Flinders preps Timor-Leste students before they leave home

Timor_Leste students
Flinders Transition Office staff with the Timor-Leste students in Dili.

An innovative Flinders University program for Timor-Leste students about to come to Australia is preparing them for study before they leave home.

Staff of the Transition Office at Flinders designed a tailored workshop on Australian academic expectations and requirements and travelled to the Timor-Leste capital, Dili, to deliver it to 15 local students in November.

The students, who range in level from undergraduate to Masters and PhD, are about to commence Australia Award-funded study at various Australian universities.

Transition Office director Associate Professor Salah Kutieleh says Australia Award students from Timor-Leste faced an array of anxieties and practical problems in adjusting to academic life in Australian universities for various reasons, including resource-related and cultural factors.

Australia Award staff in Dili approached Flinders to run a pre-departure program for their grant recipients.

Adapted from the existing Introductory Academic Program (IAP) for overseas students at Flinders, the five-day workshop gave a grounding in the skills and requirements of academic writing and research, and provided the students with an understanding of the style of learning they would encounter.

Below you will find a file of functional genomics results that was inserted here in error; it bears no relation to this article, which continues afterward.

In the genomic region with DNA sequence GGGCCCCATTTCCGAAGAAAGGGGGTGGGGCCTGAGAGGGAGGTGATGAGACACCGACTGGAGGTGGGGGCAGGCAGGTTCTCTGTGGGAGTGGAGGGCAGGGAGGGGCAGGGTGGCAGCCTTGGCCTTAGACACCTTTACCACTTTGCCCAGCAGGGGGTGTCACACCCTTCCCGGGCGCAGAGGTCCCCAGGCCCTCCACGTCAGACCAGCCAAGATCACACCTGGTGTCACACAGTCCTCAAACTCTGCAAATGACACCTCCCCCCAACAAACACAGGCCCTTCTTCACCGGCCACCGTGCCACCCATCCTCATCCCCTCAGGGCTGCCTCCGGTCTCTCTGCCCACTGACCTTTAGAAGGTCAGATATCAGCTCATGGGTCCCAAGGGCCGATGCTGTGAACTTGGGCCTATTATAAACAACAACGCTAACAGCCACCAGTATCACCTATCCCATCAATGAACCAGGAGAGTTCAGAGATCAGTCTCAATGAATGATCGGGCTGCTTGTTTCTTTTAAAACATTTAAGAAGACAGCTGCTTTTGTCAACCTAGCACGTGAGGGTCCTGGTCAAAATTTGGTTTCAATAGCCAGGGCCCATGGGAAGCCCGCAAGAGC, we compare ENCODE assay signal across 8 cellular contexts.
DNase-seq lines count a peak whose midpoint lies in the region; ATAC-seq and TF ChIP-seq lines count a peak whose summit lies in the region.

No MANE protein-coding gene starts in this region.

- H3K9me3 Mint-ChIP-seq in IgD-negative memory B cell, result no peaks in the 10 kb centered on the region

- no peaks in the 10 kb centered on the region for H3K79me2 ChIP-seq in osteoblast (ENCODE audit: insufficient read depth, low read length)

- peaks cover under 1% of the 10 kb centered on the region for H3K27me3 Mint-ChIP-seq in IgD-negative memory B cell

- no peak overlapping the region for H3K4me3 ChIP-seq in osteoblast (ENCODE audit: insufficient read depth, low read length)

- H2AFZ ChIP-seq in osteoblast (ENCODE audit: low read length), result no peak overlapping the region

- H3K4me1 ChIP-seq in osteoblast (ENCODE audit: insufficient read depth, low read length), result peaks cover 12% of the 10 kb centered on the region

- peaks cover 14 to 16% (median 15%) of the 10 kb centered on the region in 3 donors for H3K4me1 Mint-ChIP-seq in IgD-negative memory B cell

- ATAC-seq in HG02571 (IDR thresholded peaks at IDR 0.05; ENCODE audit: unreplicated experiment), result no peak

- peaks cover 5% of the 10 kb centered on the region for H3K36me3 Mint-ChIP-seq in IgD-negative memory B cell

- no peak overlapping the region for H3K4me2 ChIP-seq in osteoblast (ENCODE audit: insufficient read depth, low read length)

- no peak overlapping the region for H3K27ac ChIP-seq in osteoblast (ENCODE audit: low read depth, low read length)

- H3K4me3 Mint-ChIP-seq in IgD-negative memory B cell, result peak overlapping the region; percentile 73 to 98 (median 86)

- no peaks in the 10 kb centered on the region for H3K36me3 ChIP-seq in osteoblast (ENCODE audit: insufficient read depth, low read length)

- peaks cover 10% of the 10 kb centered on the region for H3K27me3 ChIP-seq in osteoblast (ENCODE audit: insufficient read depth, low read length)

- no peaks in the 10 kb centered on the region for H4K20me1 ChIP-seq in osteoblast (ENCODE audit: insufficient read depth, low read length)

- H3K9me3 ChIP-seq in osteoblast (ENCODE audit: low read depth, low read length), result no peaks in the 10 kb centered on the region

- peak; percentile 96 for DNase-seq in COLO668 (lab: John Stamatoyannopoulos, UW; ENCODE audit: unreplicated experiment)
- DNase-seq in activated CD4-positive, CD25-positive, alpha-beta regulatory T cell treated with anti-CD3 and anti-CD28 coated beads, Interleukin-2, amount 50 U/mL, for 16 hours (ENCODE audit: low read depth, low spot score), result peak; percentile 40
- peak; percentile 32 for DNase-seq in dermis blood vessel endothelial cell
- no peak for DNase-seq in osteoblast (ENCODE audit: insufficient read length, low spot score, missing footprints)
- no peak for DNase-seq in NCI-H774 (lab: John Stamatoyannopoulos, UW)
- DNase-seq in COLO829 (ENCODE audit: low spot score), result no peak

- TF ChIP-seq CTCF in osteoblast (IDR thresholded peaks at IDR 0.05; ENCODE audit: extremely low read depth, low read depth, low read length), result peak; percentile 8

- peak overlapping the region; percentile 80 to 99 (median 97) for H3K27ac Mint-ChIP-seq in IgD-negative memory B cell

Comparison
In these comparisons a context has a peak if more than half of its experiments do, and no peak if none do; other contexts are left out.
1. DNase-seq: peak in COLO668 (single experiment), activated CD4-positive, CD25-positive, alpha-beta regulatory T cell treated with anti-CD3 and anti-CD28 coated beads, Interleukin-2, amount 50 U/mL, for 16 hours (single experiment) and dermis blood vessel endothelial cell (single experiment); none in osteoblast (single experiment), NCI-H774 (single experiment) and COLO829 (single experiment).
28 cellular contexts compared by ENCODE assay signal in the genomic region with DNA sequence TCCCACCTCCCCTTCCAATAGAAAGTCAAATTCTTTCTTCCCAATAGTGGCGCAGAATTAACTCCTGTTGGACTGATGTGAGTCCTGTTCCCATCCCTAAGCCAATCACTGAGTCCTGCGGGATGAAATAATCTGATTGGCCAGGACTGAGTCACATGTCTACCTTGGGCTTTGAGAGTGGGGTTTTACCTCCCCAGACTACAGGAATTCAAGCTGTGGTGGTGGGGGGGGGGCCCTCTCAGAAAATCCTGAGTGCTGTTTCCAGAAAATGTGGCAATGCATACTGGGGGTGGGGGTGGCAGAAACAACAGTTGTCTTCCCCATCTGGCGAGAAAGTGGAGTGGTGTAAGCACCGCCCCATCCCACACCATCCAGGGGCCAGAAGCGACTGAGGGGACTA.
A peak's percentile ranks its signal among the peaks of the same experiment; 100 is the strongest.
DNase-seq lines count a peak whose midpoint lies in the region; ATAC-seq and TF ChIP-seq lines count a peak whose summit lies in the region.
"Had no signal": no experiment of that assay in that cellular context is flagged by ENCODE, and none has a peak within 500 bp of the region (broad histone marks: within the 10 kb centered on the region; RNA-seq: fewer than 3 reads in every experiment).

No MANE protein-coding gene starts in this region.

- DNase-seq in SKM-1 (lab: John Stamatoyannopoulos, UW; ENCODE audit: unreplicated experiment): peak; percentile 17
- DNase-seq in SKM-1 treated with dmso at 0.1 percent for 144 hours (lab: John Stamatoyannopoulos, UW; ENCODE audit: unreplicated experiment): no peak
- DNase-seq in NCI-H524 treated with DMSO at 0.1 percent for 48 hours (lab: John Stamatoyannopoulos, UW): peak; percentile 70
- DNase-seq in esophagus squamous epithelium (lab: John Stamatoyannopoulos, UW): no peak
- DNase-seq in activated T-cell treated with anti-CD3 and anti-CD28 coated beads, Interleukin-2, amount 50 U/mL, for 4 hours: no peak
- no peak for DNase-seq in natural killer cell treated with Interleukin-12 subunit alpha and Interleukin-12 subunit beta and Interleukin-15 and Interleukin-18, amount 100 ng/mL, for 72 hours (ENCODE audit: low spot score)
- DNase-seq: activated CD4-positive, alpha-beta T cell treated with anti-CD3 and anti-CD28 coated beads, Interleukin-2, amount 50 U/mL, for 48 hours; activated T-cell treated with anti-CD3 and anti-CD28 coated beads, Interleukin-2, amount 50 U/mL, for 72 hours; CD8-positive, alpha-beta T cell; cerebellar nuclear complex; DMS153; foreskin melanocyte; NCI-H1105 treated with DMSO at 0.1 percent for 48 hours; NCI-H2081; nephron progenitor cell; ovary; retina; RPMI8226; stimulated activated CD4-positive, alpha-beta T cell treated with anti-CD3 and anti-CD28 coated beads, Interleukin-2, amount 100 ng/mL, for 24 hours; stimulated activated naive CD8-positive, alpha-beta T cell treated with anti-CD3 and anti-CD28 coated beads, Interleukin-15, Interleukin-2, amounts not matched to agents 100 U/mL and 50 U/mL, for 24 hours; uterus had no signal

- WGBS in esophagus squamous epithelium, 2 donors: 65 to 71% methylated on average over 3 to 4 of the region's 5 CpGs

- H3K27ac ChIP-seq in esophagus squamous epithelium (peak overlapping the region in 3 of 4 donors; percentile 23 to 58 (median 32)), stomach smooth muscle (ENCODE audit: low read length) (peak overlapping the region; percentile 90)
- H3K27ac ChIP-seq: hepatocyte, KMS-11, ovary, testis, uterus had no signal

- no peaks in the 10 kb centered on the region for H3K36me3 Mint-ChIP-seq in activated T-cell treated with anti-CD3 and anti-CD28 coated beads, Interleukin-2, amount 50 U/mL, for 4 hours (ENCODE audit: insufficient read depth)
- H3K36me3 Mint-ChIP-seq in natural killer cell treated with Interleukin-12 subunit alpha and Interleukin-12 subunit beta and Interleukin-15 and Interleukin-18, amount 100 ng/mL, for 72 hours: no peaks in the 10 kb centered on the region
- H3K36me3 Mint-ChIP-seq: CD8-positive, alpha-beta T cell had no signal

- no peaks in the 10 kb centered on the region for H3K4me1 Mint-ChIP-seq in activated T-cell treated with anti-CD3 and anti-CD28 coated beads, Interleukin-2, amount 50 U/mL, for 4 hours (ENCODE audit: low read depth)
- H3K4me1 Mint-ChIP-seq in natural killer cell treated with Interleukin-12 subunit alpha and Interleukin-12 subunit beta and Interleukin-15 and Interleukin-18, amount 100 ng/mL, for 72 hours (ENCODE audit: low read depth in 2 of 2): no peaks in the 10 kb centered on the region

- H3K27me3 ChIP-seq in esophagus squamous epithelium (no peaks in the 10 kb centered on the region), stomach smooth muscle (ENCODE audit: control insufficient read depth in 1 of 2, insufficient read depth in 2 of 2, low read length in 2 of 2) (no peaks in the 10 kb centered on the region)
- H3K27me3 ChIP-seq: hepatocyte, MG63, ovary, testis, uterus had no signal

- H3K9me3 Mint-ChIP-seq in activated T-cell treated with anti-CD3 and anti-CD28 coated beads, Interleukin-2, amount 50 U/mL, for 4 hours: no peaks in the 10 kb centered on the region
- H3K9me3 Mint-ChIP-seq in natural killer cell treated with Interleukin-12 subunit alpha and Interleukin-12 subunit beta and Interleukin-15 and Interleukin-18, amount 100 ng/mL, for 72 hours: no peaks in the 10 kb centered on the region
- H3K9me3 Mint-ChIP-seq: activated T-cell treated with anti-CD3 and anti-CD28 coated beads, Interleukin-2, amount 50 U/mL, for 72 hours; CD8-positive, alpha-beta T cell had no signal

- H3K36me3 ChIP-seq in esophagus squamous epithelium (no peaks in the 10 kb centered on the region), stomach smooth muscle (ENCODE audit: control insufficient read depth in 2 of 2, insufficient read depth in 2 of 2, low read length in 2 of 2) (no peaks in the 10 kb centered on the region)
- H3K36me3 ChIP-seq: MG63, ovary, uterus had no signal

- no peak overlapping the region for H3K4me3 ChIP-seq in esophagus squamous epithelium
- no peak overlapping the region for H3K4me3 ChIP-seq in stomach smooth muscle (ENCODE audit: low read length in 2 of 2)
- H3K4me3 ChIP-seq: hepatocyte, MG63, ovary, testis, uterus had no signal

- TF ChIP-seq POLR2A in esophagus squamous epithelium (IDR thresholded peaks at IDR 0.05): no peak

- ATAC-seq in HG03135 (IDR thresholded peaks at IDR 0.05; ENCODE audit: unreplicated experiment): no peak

Associate Professor Kutieleh said as well as helping the students in planning and preparing written work and structuring academic arguments, the sessions covered practical skills such as interacting with supervisors, referencing, and note-taking.

“And it all took place in a collegial, interactive and relaxing context,” Associate Professor Kutieleh said.

“We anticipate that developing relevant skills alongside a better understanding of standards and expectations will translate into a smoother transition and enhanced academic progress.

“The students were very enthusiastic about the course and felt much more confident about their prospects of success.

“As one of the students told us after the course: ‘Now I know what to expect’.”

Associate Professor Kutieleh says it is very likely that there would be demand for similar, customised academic preparation programs to be delivered in other countries in the region.


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